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Both of my daughters have been overly hyper since birth, my 12 yr old moreso than my 4 yr old but my 19 yr old son has always been the calm, sweet one. I can feed him a whole pot of strong coffee or give him caffeine pills all day and he will still be tired and have to pinch him to see if he's still breathing, lol. Yes, I'm exaggerating but he is very calm compared to my girls. I always heard lies about how girls were easy and calm so I've had to really adjust myself over the last 12 years over being extremely disappointed in being lied to by so many other parents. Thankfully they grow out of it but it does get tough still at times with my 4 yr old, she is very talkative and active most of the time but does obey me so that helps a lot. And the fact that she goes to her dads from time to time gives me a break.

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#16 of 21 Old 09-12-2014, 04:12 PM
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Originally Posted by lilitchka View Post
I am 36 weeks pregnant with baby3, so we are trying other thing now: registered him to 5 different courses: swimming, soccer, dance, language and playgroup. DH or his mom will be taking him to those. So He will get 5 times a week of social interaction and physical activity, and I will have a small daily brake.

we will see how it goes.
I really need to figure out a way to do this. I know it will make a HUGE difference in our house.

Originally Posted by luckiest View Post
You can't give anything to anyone else without taking care of yourself first. It sounds like you're running on an empty cup, and your son probably is too. The introverted parent/extroverted child is a really difficult combination. You need alone time to feel refreshed and recharge your batteries; he needs connection. When you're both empty, you'll be seeking isolation and he'll be seeking connection - with you. I have the same dynamic with my 3.5yo DS, though probably less extreme, and it's hard. When he's acting out I know it means he needs some sort of human interaction - he needs to go to the park, the museum, invite a friend over - but the acting out drains me and makes me want to stay home.
It's always so helpful to read when someone else hits the nail on the head with my own situation. It makes everything so much more normal.

And that said - to speak to the other poster's suggestion about reading about/learning about boys. I went to the library recently for the Kadzin (Kazdin?) method book. While there I saw a couple books about parenting boys/raising boys. Know what? My kid is totally normal. I'm not gonna lie - I wondered. Could this level of energy REALLY be normal? Could X,Y & Z really be normal? Yep. Normal. While it doesn't really make dealing with it in the moment easier, at least now I have 1 less worry.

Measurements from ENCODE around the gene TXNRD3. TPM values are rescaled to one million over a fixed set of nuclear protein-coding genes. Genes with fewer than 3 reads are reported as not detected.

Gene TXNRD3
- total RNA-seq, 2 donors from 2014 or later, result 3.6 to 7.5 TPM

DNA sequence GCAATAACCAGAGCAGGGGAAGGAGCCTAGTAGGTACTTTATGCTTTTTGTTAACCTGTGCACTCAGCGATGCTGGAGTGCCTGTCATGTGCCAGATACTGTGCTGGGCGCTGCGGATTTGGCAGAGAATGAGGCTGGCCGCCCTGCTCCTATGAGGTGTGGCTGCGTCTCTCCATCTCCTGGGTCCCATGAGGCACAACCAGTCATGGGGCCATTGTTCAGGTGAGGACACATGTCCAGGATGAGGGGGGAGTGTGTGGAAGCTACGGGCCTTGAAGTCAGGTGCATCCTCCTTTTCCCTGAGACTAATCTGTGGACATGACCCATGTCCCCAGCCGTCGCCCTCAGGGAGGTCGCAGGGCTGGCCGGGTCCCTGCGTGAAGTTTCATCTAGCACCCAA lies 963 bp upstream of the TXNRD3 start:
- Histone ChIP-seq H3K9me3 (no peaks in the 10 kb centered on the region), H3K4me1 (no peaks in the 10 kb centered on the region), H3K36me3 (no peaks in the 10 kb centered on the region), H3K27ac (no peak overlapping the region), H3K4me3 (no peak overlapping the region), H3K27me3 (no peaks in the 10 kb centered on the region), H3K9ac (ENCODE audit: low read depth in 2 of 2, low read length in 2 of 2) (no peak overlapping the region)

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#17 of 21 Old 09-23-2014, 08:55 AM
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Wow, jim, I can hardly believe I just read this on MDC. Shaming the OP is not going to help her son. Giving him up for adoption - really? That won't damage him mentally? The son is innocent but not the mother? Did you read her post? She loves her son. She is crying. He's just more stimulation than she can handle - AND SHE'S CONCERNED ABOUT IT, hence the post. I think YOUR post is extraordinarily sad and damaging.
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#18 of 21 Old 09-25-2014, 01:27 PM
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I felt like this once with my oldest dd. I wondered if I got so busy with the next two that the bond had been broken, or if her spending more time with my mom before I quit my job made her more my mom's than my own (and we don't agree on the way she handles grandkids) and I felt totally awful, especially since it wasn't always that way. A year has gone by and it's totally changed. I kind of realized that I loved her but didn't love her behavior and slowly started going about fixing it and teaching her not to be.. well, kind of obnoxious. She still has her moments but she can reign herself in. I wasn't sure if it was appropriate or not but I figure it's a lesson in knowing your audience. Maybe other people let her act that way, but, please, not with me. It is a really bizarre feeling though, isn't it?? There is hope though! Kids are a work in progress, don't give up on him!
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#19 of 21 Old 01-26-2015, 09:08 AM